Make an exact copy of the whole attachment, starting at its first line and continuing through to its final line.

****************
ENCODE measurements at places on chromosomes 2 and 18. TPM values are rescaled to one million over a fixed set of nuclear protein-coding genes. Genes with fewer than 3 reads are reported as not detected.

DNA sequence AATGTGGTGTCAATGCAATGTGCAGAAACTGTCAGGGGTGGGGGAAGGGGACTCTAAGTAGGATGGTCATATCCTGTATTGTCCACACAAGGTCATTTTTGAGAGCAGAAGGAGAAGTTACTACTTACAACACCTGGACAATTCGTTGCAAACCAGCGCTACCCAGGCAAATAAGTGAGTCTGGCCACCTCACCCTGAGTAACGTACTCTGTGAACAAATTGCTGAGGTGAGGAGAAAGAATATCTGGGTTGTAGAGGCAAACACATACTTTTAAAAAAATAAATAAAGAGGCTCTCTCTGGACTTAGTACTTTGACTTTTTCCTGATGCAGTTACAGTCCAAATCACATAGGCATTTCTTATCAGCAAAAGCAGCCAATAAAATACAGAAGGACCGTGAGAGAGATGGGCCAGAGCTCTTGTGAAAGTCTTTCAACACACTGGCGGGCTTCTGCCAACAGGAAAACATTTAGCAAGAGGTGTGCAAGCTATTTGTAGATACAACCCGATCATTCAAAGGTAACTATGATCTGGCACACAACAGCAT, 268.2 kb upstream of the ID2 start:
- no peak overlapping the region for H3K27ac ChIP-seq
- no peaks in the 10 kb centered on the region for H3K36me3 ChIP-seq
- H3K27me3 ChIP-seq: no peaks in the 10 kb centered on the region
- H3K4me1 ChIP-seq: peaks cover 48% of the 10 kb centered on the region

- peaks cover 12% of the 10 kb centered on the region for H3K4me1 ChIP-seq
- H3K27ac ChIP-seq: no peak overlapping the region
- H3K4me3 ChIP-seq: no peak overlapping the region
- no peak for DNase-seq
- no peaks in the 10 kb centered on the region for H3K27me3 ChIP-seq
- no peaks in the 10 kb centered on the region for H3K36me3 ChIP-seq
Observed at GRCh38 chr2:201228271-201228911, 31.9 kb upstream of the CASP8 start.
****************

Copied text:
ENCODE measurements at places on chromosomes 2 and 18. TPM values are rescaled to one million over a fixed set of nuclear protein-coding genes. Genes with fewer than 3 reads are reported as not detected.

DNA sequence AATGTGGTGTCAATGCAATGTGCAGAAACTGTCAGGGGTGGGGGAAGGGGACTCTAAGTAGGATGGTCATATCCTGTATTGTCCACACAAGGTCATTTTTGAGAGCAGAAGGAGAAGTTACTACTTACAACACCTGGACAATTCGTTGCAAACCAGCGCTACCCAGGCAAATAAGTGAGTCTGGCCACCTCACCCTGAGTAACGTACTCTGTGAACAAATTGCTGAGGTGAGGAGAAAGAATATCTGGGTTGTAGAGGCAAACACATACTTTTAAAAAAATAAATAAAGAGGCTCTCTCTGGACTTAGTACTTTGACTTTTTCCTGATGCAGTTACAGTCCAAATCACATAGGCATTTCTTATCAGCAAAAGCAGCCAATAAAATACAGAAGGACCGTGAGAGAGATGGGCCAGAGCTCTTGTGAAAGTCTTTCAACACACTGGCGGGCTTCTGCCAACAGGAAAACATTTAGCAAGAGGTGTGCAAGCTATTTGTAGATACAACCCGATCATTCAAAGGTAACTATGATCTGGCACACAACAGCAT, 268.2 kb upstream of the ID2 start:
- no peak overlapping the region for H3K27ac ChIP-seq
- no peaks in the 10 kb centered on the region for H3K36me3 ChIP-seq
- H3K27me3 ChIP-seq: no peaks in the 10 kb centered on the region
- H3K4me1 ChIP-seq: peaks cover 48% of the 10 kb centered on the region

- peaks cover 12% of the 10 kb centered on the region for H3K4me1 ChIP-seq
- H3K27ac ChIP-seq: no peak overlapping the region
- H3K4me3 ChIP-seq: no peak overlapping the region
- no peak for DNase-seq
- no peaks in the 10 kb centered on the region for H3K27me3 ChIP-seq
- no peaks in the 10 kb centered on the region for H3K36me3 ChIP-seq
Observed at GRCh38 chr2:201228271-201228911, 31.9 kb upstream of the CASP8 start.